Boating is a popular pastime in New Zealand. There are estimated to be around 220,000 registered recreational boats in New Zealand. That's the equivalent of around one boat for every 20 people.
Whether you’re a boating enthusiast or just getting into water sports, fishing or spending time on the water, buying a second-hand boat might be on your radar. Before you buy a boat second-hand, there are a few things you should know.
Boat theft is a significant problem in New Zealand. It makes sense — boats are expensive and not the easiest thing to keep secure. Many stolen boats are sold on the black market or through online classifieds websites.
In some cases, buyers may unwittingly purchase a stolen boat without realising that the seller does not legally own it. To avoid this risk, it is important to conduct thorough research and take appropriate precautions when buying a second-hand boat, as outlined in the guidance provided by the New Zealand Police.
Cost is the main driver for most people buying a second-hand boat. New boats are expensive, and buying a used boat can help you save a significant amount of money.
Buying second-hand is an appealing option for people just developing an interest in boating, especially if you want to explore boating as a hobby and aren’t sure if you’ll pursue it long-term.
Buying a second-hand boat can help prevent over-capitalising and investing more money into a boat than it is worth. By purchasing a used boat, buyers can instead spend their money on other aspects of boating, such as maintenance, storage, and accessories.
Some people might simply prefer the character and charm of owning an older boat, which may have a unique history and character that new boats do not possess.
Like buying a secondhand car, buying a boat comes with some risk. Fortunately, there are steps you can take to ensure the boat you are about to buy is in good condition and being sold legally.
Beware of a deal that seems too good to be true. If the price is much lower than the market value, it may indicate that the boat is stolen. You don't want to purchase a stolen boat that will be confiscated if it is eventually recovered by the police.
All outboard motors should have a serial number on an aluminium tag or sticker attached to the transom-mounting bracket. If the sticker or tag is missing, be suspicious. The serial number may also be stamped into the engine frost plug located in the block of the motor.
Some boat manufacturers attach an aluminium tag with the serial number onto the boat, which can be found on the dashboard, outboard, or transom.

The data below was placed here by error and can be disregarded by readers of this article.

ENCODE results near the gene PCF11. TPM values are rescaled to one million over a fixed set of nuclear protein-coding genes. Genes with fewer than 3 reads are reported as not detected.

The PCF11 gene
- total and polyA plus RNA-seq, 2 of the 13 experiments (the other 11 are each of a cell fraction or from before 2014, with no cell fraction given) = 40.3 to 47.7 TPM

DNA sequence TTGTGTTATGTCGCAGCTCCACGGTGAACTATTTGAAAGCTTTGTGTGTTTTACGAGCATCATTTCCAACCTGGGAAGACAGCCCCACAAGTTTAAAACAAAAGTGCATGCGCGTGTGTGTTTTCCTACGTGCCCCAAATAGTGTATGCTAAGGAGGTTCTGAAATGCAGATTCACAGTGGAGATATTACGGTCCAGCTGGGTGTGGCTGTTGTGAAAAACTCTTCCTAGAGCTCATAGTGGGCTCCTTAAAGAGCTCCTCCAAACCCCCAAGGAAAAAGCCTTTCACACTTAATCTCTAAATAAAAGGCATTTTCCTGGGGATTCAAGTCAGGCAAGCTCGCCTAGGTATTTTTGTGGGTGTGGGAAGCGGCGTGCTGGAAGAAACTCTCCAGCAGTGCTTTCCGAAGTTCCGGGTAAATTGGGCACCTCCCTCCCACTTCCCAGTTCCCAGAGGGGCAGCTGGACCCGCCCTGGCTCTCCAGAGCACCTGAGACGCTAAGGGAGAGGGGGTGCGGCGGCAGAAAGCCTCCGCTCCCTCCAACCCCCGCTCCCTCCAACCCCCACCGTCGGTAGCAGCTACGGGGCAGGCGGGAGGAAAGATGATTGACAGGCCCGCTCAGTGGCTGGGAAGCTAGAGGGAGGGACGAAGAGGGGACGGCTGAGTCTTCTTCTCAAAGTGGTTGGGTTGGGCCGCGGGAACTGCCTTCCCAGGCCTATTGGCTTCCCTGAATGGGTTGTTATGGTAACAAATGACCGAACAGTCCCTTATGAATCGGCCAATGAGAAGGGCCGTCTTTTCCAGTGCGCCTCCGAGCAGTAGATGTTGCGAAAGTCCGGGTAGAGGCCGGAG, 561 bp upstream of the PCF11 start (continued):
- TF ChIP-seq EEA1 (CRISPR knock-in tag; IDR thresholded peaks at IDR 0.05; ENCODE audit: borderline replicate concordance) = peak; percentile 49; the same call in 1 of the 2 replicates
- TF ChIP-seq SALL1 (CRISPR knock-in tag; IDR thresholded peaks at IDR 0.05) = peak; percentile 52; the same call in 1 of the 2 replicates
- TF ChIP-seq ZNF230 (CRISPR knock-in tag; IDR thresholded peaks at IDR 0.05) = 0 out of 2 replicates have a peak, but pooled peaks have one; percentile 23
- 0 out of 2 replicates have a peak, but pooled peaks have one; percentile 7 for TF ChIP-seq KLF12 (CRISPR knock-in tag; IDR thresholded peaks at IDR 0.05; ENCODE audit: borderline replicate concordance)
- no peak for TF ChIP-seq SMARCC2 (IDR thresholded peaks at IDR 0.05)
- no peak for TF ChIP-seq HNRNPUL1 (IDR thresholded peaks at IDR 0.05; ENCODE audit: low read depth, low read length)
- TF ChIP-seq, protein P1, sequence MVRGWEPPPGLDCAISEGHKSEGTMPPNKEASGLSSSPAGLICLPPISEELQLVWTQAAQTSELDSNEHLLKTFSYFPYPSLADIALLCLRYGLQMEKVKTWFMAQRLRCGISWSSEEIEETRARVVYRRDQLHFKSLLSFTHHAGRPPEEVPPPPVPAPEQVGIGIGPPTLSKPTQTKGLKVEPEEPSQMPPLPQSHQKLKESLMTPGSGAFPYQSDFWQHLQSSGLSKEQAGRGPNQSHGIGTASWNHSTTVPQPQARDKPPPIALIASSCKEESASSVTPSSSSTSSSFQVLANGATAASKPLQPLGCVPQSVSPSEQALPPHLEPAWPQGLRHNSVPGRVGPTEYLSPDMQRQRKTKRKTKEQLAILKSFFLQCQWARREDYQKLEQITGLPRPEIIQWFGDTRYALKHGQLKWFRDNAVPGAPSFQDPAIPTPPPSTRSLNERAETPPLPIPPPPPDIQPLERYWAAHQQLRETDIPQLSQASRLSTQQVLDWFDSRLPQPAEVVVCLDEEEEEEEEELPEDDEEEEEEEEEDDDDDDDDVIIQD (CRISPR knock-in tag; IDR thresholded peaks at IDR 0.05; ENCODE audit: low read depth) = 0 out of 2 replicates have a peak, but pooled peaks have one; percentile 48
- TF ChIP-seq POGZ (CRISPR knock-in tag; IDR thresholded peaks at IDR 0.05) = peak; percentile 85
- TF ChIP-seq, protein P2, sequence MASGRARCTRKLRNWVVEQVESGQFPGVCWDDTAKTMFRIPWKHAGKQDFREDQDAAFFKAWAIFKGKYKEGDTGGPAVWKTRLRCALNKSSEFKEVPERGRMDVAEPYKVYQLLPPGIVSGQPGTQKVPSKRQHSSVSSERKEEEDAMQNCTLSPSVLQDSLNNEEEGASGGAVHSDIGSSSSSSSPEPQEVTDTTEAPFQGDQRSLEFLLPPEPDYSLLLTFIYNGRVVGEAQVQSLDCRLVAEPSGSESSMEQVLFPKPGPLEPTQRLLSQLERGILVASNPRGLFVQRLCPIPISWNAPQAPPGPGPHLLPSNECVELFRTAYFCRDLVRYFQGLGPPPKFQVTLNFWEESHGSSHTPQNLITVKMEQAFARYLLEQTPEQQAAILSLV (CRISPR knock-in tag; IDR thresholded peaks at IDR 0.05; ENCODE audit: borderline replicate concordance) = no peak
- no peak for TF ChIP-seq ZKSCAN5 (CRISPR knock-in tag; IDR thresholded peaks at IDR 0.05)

Ensure that the trailer's registration date matches the boat's manufacturing date. Be cautious if the boat is being sold on an unregistered trailer or a recently re-registered trailer. The boat and trailer may be stolen, and the offenders may have re-registered the stolen trailer to disguise it.
If the seller has only had the boat for a short period, it may indicate that something is wrong with it or that it is stolen.
Confirm the previous owner's details and contact them to confirm that they sold the boat to the current seller. It's best to go back to the original dealer who sold the boat new to verify that it has not been stolen.
Get information about where the seller lives and the vehicle they drive. Don't meet the seller in a public place or deal over a cell phone.
Check if the trailer is stolen
Contact your local police station with the trailer registration number to check if it has been reported stolen.
The seller may have secured a loan to purchase the boat, and the bank or finance company will have a financial interest. This could affect you as the new owner. You can contact MotorWeb to check if there is any money owed on the boat.
Inspect the hull and transom for any signs of cracks or soft spots, particularly with fibreglass and wooden hulls. For aluminium boats, check for any cracks or signs of fatigue in the welds. Look for any raised or discoloured spots where fittings meet the hull, as this could indicate a weakening of the hull.
Ask the seller about how the boat has been used previously. Find out if it's been used in freshwater only or saltwater, as saltwater can be harsher on boats and can lead to faster deterioration if the boat hasn't been properly cared for.
Check the propeller and outboard or stern leg for any signs of damage or denting from hitting things or running aground. Even a slightly damaged prop can cause the boat to operate poorly. Also, look at the outboard's skeg, indicating how well the motor has been looked after.
Inspect the battery and turn on the electronics, such as the VHF and chartplotter, to see if they power up and function correctly. Ensure the boat's wiring loom is neatly harnessed and isn’t messy.
Check the boat's hour meter to determine how much work it has done, and ask the seller for the service records, which can show if the boat has been regularly maintained.
Consider hiring a boat service centre to perform a pre-purchase inspection for a small cost. They can inspect the hull, motor, and trailer and let you know if there are any concerns. If the boat is moored, it's highly recommended to get an Out of Water Survey done by a qualified shipwright or surveyor. This is a detailed report that assesses the condition and function of the boat, similar to a building inspection on a house.
Find professional boat haulage on Wise Move. Access the best budget-friendly boat moving services from trusted and professional movers in New Zealand. Get your boat delivered safely to your door. Book now.
Please notify us of any violations. This information will be kept confidential and shared only with Wise Move.